Also, if you feel like you're up to the job, would you please read these articles full of numerous inaccuracies and basic prejudices and unfair slandering of Edward II and pick apart their 'arguments' (even though you've prolly already done this a million times before and quite tired of having to argue against such prejudiced claims):
Ugh, yes, I absolutely loathe those articles. Atrocious. Especially that 'bad ass' one, which may well be the worst, most wildly inaccurate historical text masquerading as a 'joke' ever written.
Totally goes to show how much research they did using credible, sufficient, and concrete evidence about Edward II and Isabella if they keep repeating such old and outdated myths and negatively exaggerating things that weren't half as bad as they made it look in their articles *shakes head*
Especially the 'badass of the week' article -- they used so many expletives in describing Isabella and how she was that I'm sure they could be given an award for that and their 'facts' are so atrocious now that I know most of them to be false as I've learned from you and your blog, so I guess I really have to thank you for that because otherwise I might be fooled and misled too! While I do think that Isabella, like all other human beings, had both plenty of good and bad traits, and she was strong, intelligent, courageous, and badass in her own way who took the chance for her more or less complete agency when she saw it and fought for what she believed in, I hate it when people make Isabella sound like some empowered awesome feminist/proto-feminist with ideas and values straight out of the modern era and 21st century whose more appalling deeds are either blamed on the people around her or they are justified instead of simply trying to understand the reasons and motives behind the actions but not necessarily condoning them.
And why, oh why, after around 6 or 7 centuries and with us now living in the 'more enlightened' era do people still portray Edward II and his favorites/companions, esp. Piers Gaveston and Hugh le Despenser, as mean unnatural horny gay people who neglected/abused Isabella and other people who weren't themselves??? Like have you guys never heard of depicting historical figures in a more sympathetic light but still morally ambiguous? >_<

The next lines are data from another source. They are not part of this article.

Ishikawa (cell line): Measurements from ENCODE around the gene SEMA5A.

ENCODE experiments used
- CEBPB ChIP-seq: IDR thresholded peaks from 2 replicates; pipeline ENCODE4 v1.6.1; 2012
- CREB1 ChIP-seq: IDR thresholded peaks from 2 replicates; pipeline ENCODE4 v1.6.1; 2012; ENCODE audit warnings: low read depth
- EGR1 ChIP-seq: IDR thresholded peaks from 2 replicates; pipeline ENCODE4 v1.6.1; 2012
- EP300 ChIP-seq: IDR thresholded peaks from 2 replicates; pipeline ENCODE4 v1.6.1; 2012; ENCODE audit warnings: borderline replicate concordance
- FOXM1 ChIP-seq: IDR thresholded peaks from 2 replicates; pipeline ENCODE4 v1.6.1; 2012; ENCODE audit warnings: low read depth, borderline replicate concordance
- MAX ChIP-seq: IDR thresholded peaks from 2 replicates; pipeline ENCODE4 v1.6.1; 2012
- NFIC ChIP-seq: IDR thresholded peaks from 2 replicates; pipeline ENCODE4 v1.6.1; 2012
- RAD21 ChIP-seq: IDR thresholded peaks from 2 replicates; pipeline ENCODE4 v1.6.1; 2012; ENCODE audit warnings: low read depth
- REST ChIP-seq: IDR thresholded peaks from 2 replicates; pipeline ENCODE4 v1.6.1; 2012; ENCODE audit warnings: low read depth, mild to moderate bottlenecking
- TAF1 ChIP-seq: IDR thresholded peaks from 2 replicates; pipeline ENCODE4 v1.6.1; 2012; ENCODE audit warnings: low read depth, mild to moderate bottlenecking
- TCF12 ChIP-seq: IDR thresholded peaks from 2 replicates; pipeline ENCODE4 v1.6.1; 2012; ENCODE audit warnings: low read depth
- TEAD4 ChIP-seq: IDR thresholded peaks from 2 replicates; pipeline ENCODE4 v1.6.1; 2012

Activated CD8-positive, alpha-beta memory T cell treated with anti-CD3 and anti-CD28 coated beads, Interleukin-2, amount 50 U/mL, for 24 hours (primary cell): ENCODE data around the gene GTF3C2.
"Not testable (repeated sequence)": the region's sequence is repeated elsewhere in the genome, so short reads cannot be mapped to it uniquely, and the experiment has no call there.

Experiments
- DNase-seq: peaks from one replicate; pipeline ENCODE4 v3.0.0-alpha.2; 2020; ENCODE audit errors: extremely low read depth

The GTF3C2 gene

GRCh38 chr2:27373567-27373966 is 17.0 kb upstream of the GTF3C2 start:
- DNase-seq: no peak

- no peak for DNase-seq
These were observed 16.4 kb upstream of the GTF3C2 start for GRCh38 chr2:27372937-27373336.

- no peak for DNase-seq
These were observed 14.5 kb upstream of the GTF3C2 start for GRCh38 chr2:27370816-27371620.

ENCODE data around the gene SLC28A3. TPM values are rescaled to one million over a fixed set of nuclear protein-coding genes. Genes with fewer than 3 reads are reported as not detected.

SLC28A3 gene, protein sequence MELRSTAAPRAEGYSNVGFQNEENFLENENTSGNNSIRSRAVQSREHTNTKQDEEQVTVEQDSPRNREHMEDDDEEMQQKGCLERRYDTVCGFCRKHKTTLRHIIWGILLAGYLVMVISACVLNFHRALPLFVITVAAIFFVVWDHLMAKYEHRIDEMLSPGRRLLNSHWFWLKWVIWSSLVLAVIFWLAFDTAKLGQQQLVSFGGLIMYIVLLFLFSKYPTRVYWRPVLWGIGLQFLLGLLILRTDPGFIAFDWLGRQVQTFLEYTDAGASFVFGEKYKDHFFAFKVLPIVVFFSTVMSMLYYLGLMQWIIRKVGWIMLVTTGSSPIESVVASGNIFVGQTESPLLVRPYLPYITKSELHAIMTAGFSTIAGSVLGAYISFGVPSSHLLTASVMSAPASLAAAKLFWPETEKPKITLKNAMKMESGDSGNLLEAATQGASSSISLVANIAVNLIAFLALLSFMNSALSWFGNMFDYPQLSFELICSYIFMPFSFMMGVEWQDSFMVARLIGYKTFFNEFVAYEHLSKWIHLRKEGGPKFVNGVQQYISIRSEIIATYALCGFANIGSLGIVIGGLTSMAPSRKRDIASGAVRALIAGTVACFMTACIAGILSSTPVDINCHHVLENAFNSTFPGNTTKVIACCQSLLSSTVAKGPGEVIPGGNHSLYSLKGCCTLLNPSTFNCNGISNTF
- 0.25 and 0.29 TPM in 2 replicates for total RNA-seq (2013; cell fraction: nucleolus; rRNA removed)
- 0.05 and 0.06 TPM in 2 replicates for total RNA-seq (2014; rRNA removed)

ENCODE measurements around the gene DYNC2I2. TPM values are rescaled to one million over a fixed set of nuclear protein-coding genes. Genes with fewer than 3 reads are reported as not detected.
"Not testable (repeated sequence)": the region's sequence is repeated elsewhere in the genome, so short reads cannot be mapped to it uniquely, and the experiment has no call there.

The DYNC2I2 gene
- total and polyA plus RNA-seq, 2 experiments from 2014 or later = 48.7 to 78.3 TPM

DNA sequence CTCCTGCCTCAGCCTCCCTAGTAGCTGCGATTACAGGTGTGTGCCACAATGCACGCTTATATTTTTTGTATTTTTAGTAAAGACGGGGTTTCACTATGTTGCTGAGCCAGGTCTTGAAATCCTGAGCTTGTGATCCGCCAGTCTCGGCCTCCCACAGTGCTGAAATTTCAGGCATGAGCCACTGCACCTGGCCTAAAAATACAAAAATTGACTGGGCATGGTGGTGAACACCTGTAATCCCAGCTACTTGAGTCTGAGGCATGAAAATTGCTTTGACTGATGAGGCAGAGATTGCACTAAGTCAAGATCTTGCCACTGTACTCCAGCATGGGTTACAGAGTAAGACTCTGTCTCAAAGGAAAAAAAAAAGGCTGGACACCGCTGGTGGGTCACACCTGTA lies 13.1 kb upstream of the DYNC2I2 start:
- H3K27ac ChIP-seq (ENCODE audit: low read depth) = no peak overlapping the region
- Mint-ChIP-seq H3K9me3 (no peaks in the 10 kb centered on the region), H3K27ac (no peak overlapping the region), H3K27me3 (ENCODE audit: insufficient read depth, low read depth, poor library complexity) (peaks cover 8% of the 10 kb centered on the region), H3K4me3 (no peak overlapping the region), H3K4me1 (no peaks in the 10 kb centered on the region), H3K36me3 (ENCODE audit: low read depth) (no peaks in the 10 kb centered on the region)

I think if Edward II was born in some principality of medieval Russia as a prince (Knyaz) he would be a happy ruler, adored by folk. And he could find someone like Gaveston and live with him without judgement - Ivan the Terrible (it is not correct translation of word Grozny) had a male lover, and nobody did mind.
"We send you a big trotting palfrey which can hardly carry its own weight..." This guy needed Twitter...imagine the Facebook posts...and he was doing "Punk'd" 700 years before Ashton Kutcher, hilarious.
I must say, Kathyrn, I've spent a lot of years reading about this time in history north of the Scottish border and took for granted many of the myths I've read about Ed II. Your site has quickly enlightened me and made me very eager for your book to come out.
I've also been very fortunate that my previous jobs have allowed me to travel the world, and I have spent considerable time in England and been fortunate to have visited many wonderful places. I only wish I had known more of the time of Ed II as I probably walked past places I'd love to see now. But, the wife has always wanted to see London, so we'll plan on traveling in the next few years...I just hope I don't drive her too crazy with the history, I love it, she appreciates it but I think tolerates it more as she knows how much I love it.
Any plans to offer signed copies through your website?
Thank you, Chris! So glad you've found the site and enjoying it.
A few people have asked me about signed copies, so I must do something about nearer the time. I'm sure we can figure something out ;)
Edward II was a medieval dandy)
Overthrowing and murdering HIM? That would have been similar to killing Tweety from Looney Tunes!!!
Post a Comment